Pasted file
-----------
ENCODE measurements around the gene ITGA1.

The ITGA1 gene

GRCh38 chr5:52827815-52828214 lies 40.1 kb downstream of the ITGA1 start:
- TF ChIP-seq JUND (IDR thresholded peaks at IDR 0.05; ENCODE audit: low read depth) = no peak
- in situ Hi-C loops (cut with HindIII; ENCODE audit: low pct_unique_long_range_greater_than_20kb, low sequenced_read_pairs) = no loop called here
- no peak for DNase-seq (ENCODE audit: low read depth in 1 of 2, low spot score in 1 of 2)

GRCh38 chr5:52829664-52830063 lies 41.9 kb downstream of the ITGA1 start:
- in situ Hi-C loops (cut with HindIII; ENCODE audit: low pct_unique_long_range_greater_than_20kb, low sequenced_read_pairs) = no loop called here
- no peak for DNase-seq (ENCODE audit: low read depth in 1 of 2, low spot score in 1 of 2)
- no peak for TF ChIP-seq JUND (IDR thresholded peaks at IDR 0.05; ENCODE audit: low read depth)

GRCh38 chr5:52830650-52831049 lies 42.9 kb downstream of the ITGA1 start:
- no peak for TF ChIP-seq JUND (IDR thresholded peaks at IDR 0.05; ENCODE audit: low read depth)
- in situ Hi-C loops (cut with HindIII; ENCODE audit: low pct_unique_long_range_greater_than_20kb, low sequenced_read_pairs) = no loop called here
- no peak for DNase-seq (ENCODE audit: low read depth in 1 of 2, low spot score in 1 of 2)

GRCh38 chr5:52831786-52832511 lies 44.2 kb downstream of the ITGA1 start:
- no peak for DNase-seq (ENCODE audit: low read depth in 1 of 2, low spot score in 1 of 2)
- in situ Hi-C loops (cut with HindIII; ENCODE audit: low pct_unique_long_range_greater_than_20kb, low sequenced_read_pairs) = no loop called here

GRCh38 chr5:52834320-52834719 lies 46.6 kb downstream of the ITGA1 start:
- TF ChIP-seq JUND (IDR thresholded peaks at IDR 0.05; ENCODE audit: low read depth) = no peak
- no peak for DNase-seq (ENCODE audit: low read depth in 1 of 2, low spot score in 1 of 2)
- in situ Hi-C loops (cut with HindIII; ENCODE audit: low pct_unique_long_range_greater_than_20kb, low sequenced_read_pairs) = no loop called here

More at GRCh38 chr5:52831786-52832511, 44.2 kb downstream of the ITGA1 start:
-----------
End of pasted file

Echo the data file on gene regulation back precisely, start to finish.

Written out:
ENCODE measurements around the gene ITGA1.

The ITGA1 gene

GRCh38 chr5:52827815-52828214 lies 40.1 kb downstream of the ITGA1 start:
- TF ChIP-seq JUND (IDR thresholded peaks at IDR 0.05; ENCODE audit: low read depth) = no peak
- in situ Hi-C loops (cut with HindIII; ENCODE audit: low pct_unique_long_range_greater_than_20kb, low sequenced_read_pairs) = no loop called here
- no peak for DNase-seq (ENCODE audit: low read depth in 1 of 2, low spot score in 1 of 2)

GRCh38 chr5:52829664-52830063 lies 41.9 kb downstream of the ITGA1 start:
- in situ Hi-C loops (cut with HindIII; ENCODE audit: low pct_unique_long_range_greater_than_20kb, low sequenced_read_pairs) = no loop called here
- no peak for DNase-seq (ENCODE audit: low read depth in 1 of 2, low spot score in 1 of 2)
- no peak for TF ChIP-seq JUND (IDR thresholded peaks at IDR 0.05; ENCODE audit: low read depth)

GRCh38 chr5:52830650-52831049 lies 42.9 kb downstream of the ITGA1 start:
- no peak for TF ChIP-seq JUND (IDR thresholded peaks at IDR 0.05; ENCODE audit: low read depth)
- in situ Hi-C loops (cut with HindIII; ENCODE audit: low pct_unique_long_range_greater_than_20kb, low sequenced_read_pairs) = no loop called here
- no peak for DNase-seq (ENCODE audit: low read depth in 1 of 2, low spot score in 1 of 2)

GRCh38 chr5:52831786-52832511 lies 44.2 kb downstream of the ITGA1 start:
- no peak for DNase-seq (ENCODE audit: low read depth in 1 of 2, low spot score in 1 of 2)
- in situ Hi-C loops (cut with HindIII; ENCODE audit: low pct_unique_long_range_greater_than_20kb, low sequenced_read_pairs) = no loop called here

GRCh38 chr5:52834320-52834719 lies 46.6 kb downstream of the ITGA1 start:
- TF ChIP-seq JUND (IDR thresholded peaks at IDR 0.05; ENCODE audit: low read depth) = no peak
- no peak for DNase-seq (ENCODE audit: low read depth in 1 of 2, low spot score in 1 of 2)
- in situ Hi-C loops (cut with HindIII; ENCODE audit: low pct_unique_long_range_greater_than_20kb, low sequenced_read_pairs) = no loop called here

More at GRCh38 chr5:52831786-52832511, 44.2 kb downstream of the ITGA1 start: